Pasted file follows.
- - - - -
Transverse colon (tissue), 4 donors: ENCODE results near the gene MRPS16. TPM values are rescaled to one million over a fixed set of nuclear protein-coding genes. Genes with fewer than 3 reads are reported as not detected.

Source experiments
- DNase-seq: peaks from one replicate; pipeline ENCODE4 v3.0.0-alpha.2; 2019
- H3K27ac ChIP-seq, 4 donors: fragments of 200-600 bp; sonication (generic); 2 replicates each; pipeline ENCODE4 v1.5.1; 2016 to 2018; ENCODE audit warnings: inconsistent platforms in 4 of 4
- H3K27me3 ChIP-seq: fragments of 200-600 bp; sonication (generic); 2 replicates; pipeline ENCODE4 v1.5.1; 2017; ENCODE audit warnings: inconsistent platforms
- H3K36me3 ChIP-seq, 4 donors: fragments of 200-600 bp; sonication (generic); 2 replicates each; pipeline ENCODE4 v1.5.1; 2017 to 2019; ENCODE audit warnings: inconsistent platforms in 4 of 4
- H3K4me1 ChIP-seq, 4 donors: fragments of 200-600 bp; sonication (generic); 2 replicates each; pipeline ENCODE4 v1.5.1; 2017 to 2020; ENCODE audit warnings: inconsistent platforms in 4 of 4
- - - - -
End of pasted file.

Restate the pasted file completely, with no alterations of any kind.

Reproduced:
Transverse colon (tissue), 4 donors: ENCODE results near the gene MRPS16. TPM values are rescaled to one million over a fixed set of nuclear protein-coding genes. Genes with fewer than 3 reads are reported as not detected.

Source experiments
- DNase-seq: peaks from one replicate; pipeline ENCODE4 v3.0.0-alpha.2; 2019
- H3K27ac ChIP-seq, 4 donors: fragments of 200-600 bp; sonication (generic); 2 replicates each; pipeline ENCODE4 v1.5.1; 2016 to 2018; ENCODE audit warnings: inconsistent platforms in 4 of 4
- H3K27me3 ChIP-seq: fragments of 200-600 bp; sonication (generic); 2 replicates; pipeline ENCODE4 v1.5.1; 2017; ENCODE audit warnings: inconsistent platforms
- H3K36me3 ChIP-seq, 4 donors: fragments of 200-600 bp; sonication (generic); 2 replicates each; pipeline ENCODE4 v1.5.1; 2017 to 2019; ENCODE audit warnings: inconsistent platforms in 4 of 4
- H3K4me1 ChIP-seq, 4 donors: fragments of 200-600 bp; sonication (generic); 2 replicates each; pipeline ENCODE4 v1.5.1; 2017 to 2020; ENCODE audit warnings: inconsistent platforms in 4 of 4